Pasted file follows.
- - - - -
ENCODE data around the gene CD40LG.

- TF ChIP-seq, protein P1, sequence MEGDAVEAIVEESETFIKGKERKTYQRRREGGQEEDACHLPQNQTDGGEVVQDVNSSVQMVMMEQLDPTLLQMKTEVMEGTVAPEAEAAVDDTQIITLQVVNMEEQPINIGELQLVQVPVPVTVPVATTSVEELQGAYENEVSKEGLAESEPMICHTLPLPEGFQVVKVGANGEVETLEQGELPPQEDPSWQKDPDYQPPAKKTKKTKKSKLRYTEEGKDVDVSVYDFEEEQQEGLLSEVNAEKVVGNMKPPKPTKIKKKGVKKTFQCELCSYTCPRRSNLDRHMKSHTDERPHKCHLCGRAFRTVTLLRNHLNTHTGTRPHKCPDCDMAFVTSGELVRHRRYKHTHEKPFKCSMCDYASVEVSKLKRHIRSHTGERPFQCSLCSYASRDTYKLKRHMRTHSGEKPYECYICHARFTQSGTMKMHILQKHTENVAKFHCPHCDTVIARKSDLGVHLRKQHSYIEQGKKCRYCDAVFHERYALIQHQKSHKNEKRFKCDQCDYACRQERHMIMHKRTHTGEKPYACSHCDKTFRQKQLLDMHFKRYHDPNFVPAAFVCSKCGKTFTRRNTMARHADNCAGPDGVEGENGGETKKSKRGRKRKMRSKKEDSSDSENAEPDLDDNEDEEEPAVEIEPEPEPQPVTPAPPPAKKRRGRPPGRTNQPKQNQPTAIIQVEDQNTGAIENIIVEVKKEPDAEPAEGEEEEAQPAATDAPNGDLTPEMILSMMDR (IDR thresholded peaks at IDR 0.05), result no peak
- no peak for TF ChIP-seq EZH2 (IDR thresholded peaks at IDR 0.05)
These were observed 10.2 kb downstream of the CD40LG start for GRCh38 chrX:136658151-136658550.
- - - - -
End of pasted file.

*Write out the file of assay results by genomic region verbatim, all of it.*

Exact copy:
ENCODE data around the gene CD40LG.

- TF ChIP-seq, protein P1, sequence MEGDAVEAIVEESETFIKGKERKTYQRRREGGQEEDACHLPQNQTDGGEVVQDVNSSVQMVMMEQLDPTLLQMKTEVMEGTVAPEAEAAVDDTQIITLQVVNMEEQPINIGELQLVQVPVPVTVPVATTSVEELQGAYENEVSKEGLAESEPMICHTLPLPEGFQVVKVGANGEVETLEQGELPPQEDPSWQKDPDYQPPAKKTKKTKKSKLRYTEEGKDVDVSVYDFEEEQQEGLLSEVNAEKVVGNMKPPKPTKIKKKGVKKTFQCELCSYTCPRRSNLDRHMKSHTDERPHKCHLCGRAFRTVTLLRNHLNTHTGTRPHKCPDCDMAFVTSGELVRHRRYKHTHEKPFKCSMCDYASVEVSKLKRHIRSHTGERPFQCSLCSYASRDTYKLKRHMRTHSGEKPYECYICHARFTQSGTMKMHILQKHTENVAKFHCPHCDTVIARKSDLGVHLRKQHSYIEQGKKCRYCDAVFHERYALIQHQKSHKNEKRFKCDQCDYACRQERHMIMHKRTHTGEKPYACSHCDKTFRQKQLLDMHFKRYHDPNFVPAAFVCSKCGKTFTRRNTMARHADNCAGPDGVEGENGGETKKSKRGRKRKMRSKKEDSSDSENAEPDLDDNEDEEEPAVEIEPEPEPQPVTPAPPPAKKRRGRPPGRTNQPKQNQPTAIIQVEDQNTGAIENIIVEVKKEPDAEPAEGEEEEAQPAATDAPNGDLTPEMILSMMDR (IDR thresholded peaks at IDR 0.05), result no peak
- no peak for TF ChIP-seq EZH2 (IDR thresholded peaks at IDR 0.05)
These were observed 10.2 kb downstream of the CD40LG start for GRCh38 chrX:136658151-136658550.